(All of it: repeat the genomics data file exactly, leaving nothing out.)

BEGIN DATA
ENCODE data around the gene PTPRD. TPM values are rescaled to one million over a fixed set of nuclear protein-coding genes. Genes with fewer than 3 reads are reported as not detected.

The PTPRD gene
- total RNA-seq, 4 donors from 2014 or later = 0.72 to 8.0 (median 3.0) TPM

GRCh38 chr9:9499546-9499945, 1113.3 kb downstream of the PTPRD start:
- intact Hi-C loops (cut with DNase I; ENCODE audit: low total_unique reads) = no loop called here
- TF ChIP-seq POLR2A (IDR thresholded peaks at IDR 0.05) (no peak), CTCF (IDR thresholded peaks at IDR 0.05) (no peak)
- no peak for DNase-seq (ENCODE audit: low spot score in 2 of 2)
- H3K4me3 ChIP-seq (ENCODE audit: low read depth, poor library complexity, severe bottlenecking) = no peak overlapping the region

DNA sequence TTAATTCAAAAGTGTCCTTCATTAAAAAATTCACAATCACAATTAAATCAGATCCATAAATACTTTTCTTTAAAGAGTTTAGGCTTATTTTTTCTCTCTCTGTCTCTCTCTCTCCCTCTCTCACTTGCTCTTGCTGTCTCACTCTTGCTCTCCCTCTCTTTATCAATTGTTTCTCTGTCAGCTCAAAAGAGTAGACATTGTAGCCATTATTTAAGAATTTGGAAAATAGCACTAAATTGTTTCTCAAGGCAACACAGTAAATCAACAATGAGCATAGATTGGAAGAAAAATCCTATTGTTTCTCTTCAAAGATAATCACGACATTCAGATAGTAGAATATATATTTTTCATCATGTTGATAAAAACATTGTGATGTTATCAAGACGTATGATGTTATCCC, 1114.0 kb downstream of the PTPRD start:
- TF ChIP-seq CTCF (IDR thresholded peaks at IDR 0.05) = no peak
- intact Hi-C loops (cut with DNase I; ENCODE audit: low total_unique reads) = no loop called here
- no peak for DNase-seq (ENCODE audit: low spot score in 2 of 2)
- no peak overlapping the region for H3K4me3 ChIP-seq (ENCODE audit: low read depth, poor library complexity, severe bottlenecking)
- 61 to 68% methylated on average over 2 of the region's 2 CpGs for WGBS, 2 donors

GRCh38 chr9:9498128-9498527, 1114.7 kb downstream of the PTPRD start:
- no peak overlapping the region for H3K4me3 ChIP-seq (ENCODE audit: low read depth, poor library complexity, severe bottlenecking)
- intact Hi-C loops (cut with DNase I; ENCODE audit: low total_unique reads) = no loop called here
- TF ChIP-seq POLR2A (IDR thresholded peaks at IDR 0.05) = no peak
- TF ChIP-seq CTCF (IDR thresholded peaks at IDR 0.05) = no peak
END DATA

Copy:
ENCODE data around the gene PTPRD. TPM values are rescaled to one million over a fixed set of nuclear protein-coding genes. Genes with fewer than 3 reads are reported as not detected.

The PTPRD gene
- total RNA-seq, 4 donors from 2014 or later = 0.72 to 8.0 (median 3.0) TPM

GRCh38 chr9:9499546-9499945, 1113.3 kb downstream of the PTPRD start:
- intact Hi-C loops (cut with DNase I; ENCODE audit: low total_unique reads) = no loop called here
- TF ChIP-seq POLR2A (IDR thresholded peaks at IDR 0.05) (no peak), CTCF (IDR thresholded peaks at IDR 0.05) (no peak)
- no peak for DNase-seq (ENCODE audit: low spot score in 2 of 2)
- H3K4me3 ChIP-seq (ENCODE audit: low read depth, poor library complexity, severe bottlenecking) = no peak overlapping the region

DNA sequence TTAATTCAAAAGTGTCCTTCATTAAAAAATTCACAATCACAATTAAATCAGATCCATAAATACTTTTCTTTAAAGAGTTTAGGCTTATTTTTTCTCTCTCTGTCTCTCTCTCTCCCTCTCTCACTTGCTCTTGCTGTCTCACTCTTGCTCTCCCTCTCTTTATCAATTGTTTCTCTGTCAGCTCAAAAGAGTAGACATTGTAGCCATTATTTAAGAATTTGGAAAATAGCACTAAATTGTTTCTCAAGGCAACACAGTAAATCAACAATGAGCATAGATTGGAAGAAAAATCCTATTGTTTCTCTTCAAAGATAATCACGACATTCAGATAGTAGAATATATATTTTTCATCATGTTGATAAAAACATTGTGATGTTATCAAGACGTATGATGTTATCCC, 1114.0 kb downstream of the PTPRD start:
- TF ChIP-seq CTCF (IDR thresholded peaks at IDR 0.05) = no peak
- intact Hi-C loops (cut with DNase I; ENCODE audit: low total_unique reads) = no loop called here
- no peak for DNase-seq (ENCODE audit: low spot score in 2 of 2)
- no peak overlapping the region for H3K4me3 ChIP-seq (ENCODE audit: low read depth, poor library complexity, severe bottlenecking)
- 61 to 68% methylated on average over 2 of the region's 2 CpGs for WGBS, 2 donors

GRCh38 chr9:9498128-9498527, 1114.7 kb downstream of the PTPRD start:
- no peak overlapping the region for H3K4me3 ChIP-seq (ENCODE audit: low read depth, poor library complexity, severe bottlenecking)
- intact Hi-C loops (cut with DNase I; ENCODE audit: low total_unique reads) = no loop called here
- TF ChIP-seq POLR2A (IDR thresholded peaks at IDR 0.05) = no peak
- TF ChIP-seq CTCF (IDR thresholded peaks at IDR 0.05) = no peak